What becomes of excellent old recipes? At the launch for Eight Flavors, Sarah Lohman's hot new book about American food history, the lovely New York Times writer Melissa Clark said that, while bad recipes disappear, the good ones survive through generations. But, it turns out, sadly, some of the good ones die young.That seems to be the case with White Christmas Pie, a light-as-air delicious confection reminiscent of coconut cream pie, but lighter in texture.
Perhaps White Christmas Pie didn't catch on because it's not the easiest of recipes. But ease of preparation isn't the only survival criteria (I'm thinking of Buche de Noel here). A little internet sleuthing revealed that the pie was developed by Dixie Willson of Iowa and published in the 1952 Betty Crocker Cook Book. The mid-century typewritten recipe card in my collection is nearly identical to the one I found online.
Dear readers, trust me. This one is worth the effort to make, and is the perfect dessert to follow a big Christmas meal. Or any meal, for that matter. Let's get started.
First, make a pie crust,
Next, line the unbaked crust with parchment or foil and fill with beans, or similar, You'll want to bake it for about ten minutes like this, then remove the weights, pierce with a fork, and bake unlined for about another ten minutes....
Until the crust is golden. Set aside to cool.
Soften the unflavored gelatin in some water.
Add it to a mixture of milk, sugar, flour and salt that you've cooked and let cool slightly. Beat until smooth.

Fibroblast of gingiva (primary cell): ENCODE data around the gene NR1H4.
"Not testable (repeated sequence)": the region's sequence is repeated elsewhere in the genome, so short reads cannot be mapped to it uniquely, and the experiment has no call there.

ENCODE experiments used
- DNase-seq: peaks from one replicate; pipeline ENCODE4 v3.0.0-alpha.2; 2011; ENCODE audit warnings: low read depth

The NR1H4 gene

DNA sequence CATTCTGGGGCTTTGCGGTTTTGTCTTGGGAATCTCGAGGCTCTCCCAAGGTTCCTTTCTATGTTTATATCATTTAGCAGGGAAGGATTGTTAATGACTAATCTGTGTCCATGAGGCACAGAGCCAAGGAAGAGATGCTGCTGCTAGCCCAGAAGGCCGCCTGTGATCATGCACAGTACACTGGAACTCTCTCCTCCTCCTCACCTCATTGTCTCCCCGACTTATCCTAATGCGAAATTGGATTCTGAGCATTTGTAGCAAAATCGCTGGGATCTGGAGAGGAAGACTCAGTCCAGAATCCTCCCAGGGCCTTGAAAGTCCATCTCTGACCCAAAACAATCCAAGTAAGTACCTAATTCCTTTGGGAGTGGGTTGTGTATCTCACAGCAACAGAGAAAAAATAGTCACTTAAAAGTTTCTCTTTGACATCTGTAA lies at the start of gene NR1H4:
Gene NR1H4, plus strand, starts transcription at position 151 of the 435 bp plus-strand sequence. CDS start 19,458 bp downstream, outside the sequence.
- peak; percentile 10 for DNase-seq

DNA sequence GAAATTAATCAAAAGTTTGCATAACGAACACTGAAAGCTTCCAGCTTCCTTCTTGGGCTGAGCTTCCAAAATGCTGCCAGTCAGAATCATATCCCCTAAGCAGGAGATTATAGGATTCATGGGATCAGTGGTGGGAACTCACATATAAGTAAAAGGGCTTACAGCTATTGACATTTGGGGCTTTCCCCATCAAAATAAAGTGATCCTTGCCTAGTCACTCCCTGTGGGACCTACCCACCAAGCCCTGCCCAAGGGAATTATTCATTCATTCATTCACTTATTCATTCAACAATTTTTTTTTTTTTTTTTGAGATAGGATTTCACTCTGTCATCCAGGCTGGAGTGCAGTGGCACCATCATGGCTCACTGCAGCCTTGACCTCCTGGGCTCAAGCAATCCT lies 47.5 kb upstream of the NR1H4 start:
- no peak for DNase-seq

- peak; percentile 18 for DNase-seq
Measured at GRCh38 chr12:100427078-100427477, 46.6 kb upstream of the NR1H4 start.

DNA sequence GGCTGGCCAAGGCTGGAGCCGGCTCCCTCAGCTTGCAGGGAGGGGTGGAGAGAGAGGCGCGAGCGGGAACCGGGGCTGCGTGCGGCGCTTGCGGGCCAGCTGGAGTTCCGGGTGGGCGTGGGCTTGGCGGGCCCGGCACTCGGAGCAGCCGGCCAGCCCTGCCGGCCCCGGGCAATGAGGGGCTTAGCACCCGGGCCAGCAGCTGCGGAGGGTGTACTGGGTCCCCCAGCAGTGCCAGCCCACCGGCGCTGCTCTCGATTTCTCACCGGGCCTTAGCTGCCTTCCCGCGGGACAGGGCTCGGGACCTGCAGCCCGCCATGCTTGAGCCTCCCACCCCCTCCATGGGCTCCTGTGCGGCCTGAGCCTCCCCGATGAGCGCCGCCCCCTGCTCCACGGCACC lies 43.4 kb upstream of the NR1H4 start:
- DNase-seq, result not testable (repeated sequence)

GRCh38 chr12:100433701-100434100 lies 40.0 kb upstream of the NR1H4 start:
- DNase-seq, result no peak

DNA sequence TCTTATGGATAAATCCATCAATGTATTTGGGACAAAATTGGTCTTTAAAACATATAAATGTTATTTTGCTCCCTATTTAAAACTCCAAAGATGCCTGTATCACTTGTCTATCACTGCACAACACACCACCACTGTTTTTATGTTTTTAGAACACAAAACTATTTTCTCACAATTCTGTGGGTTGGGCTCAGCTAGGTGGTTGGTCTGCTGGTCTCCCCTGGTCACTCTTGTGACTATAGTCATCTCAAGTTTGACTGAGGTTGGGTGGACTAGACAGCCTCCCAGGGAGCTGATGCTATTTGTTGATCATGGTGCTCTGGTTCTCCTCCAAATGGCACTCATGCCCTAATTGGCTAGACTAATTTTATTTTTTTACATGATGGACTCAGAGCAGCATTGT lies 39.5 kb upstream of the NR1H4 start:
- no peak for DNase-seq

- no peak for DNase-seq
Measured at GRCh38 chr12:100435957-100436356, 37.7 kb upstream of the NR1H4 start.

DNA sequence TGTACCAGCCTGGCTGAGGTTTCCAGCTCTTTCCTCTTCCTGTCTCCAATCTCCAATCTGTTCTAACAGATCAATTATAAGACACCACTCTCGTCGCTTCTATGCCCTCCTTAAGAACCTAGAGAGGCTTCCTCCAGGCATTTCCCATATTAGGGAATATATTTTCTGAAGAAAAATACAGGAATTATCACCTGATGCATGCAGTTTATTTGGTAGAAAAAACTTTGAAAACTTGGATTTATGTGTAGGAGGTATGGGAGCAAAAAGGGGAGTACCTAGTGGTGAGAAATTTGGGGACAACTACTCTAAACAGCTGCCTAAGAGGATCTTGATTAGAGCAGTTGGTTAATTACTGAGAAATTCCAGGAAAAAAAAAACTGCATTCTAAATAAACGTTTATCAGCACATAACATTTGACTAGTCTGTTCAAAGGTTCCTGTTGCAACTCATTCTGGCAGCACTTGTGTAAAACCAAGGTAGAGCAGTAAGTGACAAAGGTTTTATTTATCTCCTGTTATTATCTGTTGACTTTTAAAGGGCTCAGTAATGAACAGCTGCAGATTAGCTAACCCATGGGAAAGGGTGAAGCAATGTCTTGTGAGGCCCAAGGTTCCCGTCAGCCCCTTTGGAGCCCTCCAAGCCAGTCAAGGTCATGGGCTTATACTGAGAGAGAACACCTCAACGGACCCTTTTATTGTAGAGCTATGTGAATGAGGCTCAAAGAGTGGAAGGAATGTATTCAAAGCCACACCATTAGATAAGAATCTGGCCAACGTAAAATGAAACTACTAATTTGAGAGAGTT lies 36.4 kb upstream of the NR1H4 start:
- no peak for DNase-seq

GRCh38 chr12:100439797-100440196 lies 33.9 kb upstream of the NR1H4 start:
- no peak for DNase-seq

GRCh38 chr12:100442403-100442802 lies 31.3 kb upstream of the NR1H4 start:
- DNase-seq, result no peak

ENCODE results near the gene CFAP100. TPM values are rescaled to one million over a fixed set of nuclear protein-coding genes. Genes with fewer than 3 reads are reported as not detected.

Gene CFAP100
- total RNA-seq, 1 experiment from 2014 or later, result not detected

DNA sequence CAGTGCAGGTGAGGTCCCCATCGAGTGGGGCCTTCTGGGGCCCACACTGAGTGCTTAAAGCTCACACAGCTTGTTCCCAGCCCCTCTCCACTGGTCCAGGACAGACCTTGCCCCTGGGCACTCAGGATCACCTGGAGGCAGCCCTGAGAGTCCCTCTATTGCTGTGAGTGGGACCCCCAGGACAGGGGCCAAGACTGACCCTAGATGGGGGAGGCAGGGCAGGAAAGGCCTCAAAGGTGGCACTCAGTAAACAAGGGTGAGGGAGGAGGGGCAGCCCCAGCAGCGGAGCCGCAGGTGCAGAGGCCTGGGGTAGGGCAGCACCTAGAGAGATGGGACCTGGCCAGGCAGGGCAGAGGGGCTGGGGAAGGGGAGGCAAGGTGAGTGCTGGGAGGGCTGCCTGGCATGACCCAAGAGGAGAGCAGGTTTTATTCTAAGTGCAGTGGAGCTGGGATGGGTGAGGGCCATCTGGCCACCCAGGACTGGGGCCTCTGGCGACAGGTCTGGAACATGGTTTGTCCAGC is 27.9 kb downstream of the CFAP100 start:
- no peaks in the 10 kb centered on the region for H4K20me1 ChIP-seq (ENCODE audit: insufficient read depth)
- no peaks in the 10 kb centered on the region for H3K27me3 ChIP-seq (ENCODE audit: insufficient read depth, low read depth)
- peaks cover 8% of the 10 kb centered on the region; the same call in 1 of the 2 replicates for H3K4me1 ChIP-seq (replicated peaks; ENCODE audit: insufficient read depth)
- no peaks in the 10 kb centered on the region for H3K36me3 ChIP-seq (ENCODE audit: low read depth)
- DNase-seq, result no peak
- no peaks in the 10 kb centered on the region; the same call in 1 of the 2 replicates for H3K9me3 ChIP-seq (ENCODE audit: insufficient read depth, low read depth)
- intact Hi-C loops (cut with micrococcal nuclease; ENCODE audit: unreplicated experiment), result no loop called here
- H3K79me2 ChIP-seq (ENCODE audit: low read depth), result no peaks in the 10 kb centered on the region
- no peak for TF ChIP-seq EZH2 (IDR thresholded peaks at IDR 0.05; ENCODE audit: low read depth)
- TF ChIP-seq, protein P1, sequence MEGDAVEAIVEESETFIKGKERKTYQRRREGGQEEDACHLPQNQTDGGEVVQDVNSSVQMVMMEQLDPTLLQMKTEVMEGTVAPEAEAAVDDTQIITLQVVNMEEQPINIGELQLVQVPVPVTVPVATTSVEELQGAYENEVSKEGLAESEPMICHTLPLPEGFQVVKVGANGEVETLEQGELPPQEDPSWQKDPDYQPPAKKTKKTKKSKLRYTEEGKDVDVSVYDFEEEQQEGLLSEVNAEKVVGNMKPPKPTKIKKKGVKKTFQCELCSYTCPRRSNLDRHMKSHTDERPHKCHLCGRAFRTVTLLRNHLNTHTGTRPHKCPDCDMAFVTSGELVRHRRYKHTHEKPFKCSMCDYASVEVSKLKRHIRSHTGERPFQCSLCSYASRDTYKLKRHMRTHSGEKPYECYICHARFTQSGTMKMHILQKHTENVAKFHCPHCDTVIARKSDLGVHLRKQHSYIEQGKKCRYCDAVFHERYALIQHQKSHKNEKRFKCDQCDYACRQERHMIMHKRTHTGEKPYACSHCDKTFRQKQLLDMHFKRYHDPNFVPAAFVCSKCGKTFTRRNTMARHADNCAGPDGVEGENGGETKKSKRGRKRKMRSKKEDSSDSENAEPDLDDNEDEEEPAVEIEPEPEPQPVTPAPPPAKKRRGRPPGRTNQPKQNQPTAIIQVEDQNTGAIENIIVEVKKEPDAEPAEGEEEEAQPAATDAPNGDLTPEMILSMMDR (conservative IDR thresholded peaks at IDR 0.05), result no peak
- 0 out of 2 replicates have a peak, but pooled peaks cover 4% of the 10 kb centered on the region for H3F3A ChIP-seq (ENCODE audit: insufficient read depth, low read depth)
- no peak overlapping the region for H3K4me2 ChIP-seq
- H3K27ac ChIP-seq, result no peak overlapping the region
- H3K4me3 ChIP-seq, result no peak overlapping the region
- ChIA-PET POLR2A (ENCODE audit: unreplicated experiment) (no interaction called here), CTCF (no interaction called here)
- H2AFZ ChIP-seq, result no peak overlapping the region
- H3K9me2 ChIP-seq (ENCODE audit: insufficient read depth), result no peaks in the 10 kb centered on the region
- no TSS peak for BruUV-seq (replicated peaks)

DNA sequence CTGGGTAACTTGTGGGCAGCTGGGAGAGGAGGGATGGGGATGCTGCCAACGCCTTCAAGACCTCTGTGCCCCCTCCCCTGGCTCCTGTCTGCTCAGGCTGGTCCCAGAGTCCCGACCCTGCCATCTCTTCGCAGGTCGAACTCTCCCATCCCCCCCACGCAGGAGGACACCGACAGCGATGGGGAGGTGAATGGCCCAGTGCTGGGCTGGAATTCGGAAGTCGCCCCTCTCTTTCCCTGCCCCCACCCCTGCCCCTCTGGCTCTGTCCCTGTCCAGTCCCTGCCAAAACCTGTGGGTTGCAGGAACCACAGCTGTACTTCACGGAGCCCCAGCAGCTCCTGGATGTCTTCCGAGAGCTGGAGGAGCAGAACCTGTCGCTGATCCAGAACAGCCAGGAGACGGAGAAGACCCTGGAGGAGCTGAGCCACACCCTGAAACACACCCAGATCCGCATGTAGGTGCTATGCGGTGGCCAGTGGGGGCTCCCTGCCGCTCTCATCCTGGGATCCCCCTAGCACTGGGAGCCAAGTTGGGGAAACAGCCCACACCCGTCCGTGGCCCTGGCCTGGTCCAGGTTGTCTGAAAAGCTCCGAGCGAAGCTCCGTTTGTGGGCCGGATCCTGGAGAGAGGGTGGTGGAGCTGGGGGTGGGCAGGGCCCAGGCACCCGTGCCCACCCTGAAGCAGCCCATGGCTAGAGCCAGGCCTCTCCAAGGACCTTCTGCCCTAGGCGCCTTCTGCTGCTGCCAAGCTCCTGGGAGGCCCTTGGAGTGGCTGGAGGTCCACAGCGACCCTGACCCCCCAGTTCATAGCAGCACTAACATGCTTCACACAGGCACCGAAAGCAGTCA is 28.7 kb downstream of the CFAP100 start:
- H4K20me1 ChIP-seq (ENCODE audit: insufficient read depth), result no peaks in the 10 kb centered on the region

You can see that I burned the milk-sugar mixture while cooking and, this being white pie, I poured the "virgin" mixture into another bowl to continue the recipe.
Fold in the whipped cream.
Fold in the meringue.
Fold in the coconut.
Pour the mixture into the pie shell and refrigerate for several hours. I topped my pie with some toasted coconut for color.
The pie went like hotcakes at work; everyone loved it, and asked for seconds.
Here's the recipe that I followed, and below is the recipe written out in detail.
Soften 1 tablespoon unflavored gelatin in 1/4 cup cold water. Set aside.
Whisk thoroughly in saucepan:
1/2 cup sugar
1/4 cup flour
1/2 teaspoon salt
Stir in gradually 1 1/2 cup milk. Cook over medium heat until mixture boils, stirring constantly. Boil 1 minute. Remove from heat.
Add the gelatin mixture. When partially set, and cooler, beat until smooth.
3/4 teaspoon vanilla
1/4 teaspoon almond flavoring
Beat 3 egg whites until foamy, add 1/4 teaspoon cream of tartar and when almost stiff, gradually add 1/2 cup sugar, beating until stiff peaks form. Fold meringue into the main mixture.
Beat 1/2 cup whipping cream until stiff. Fold into the mixture.
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